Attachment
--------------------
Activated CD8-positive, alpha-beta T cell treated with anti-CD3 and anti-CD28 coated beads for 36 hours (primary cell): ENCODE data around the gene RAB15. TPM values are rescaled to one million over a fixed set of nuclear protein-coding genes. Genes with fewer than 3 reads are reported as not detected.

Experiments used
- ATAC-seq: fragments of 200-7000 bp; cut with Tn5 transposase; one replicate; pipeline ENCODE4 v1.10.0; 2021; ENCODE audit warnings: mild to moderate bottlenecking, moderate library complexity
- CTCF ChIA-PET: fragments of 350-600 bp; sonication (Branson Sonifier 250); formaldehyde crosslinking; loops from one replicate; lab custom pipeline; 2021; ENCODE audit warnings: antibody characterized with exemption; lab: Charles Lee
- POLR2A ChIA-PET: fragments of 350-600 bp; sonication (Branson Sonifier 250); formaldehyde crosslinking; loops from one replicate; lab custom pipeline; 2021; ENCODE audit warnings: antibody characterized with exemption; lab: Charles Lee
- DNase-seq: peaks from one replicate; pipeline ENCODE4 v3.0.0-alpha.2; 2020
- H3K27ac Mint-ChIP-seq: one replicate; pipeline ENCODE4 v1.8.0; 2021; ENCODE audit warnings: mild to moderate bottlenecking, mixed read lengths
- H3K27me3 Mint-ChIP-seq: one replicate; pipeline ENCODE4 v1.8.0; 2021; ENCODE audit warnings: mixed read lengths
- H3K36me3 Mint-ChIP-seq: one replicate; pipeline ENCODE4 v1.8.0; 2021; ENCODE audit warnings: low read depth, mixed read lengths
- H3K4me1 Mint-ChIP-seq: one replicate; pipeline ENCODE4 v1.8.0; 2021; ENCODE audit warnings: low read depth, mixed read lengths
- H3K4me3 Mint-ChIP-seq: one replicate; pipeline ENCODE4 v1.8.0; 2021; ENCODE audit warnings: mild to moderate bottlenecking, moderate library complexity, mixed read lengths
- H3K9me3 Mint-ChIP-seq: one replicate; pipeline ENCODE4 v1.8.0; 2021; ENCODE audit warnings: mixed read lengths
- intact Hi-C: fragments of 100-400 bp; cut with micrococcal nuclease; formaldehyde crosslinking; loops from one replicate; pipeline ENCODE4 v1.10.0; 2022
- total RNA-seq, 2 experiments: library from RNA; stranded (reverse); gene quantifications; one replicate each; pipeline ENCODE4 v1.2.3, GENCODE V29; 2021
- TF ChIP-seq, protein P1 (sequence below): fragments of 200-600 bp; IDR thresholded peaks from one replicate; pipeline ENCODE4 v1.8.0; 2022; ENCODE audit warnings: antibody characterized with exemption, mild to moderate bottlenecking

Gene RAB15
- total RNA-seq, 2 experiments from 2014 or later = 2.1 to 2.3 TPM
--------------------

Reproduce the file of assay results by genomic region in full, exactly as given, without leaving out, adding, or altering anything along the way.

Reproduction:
Activated CD8-positive, alpha-beta T cell treated with anti-CD3 and anti-CD28 coated beads for 36 hours (primary cell): ENCODE data around the gene RAB15. TPM values are rescaled to one million over a fixed set of nuclear protein-coding genes. Genes with fewer than 3 reads are reported as not detected.

Experiments used
- ATAC-seq: fragments of 200-7000 bp; cut with Tn5 transposase; one replicate; pipeline ENCODE4 v1.10.0; 2021; ENCODE audit warnings: mild to moderate bottlenecking, moderate library complexity
- CTCF ChIA-PET: fragments of 350-600 bp; sonication (Branson Sonifier 250); formaldehyde crosslinking; loops from one replicate; lab custom pipeline; 2021; ENCODE audit warnings: antibody characterized with exemption; lab: Charles Lee
- POLR2A ChIA-PET: fragments of 350-600 bp; sonication (Branson Sonifier 250); formaldehyde crosslinking; loops from one replicate; lab custom pipeline; 2021; ENCODE audit warnings: antibody characterized with exemption; lab: Charles Lee
- DNase-seq: peaks from one replicate; pipeline ENCODE4 v3.0.0-alpha.2; 2020
- H3K27ac Mint-ChIP-seq: one replicate; pipeline ENCODE4 v1.8.0; 2021; ENCODE audit warnings: mild to moderate bottlenecking, mixed read lengths
- H3K27me3 Mint-ChIP-seq: one replicate; pipeline ENCODE4 v1.8.0; 2021; ENCODE audit warnings: mixed read lengths
- H3K36me3 Mint-ChIP-seq: one replicate; pipeline ENCODE4 v1.8.0; 2021; ENCODE audit warnings: low read depth, mixed read lengths
- H3K4me1 Mint-ChIP-seq: one replicate; pipeline ENCODE4 v1.8.0; 2021; ENCODE audit warnings: low read depth, mixed read lengths
- H3K4me3 Mint-ChIP-seq: one replicate; pipeline ENCODE4 v1.8.0; 2021; ENCODE audit warnings: mild to moderate bottlenecking, moderate library complexity, mixed read lengths
- H3K9me3 Mint-ChIP-seq: one replicate; pipeline ENCODE4 v1.8.0; 2021; ENCODE audit warnings: mixed read lengths
- intact Hi-C: fragments of 100-400 bp; cut with micrococcal nuclease; formaldehyde crosslinking; loops from one replicate; pipeline ENCODE4 v1.10.0; 2022
- total RNA-seq, 2 experiments: library from RNA; stranded (reverse); gene quantifications; one replicate each; pipeline ENCODE4 v1.2.3, GENCODE V29; 2021
- TF ChIP-seq, protein P1 (sequence below): fragments of 200-600 bp; IDR thresholded peaks from one replicate; pipeline ENCODE4 v1.8.0; 2022; ENCODE audit warnings: antibody characterized with exemption, mild to moderate bottlenecking

Gene RAB15
- total RNA-seq, 2 experiments from 2014 or later = 2.1 to 2.3 TPM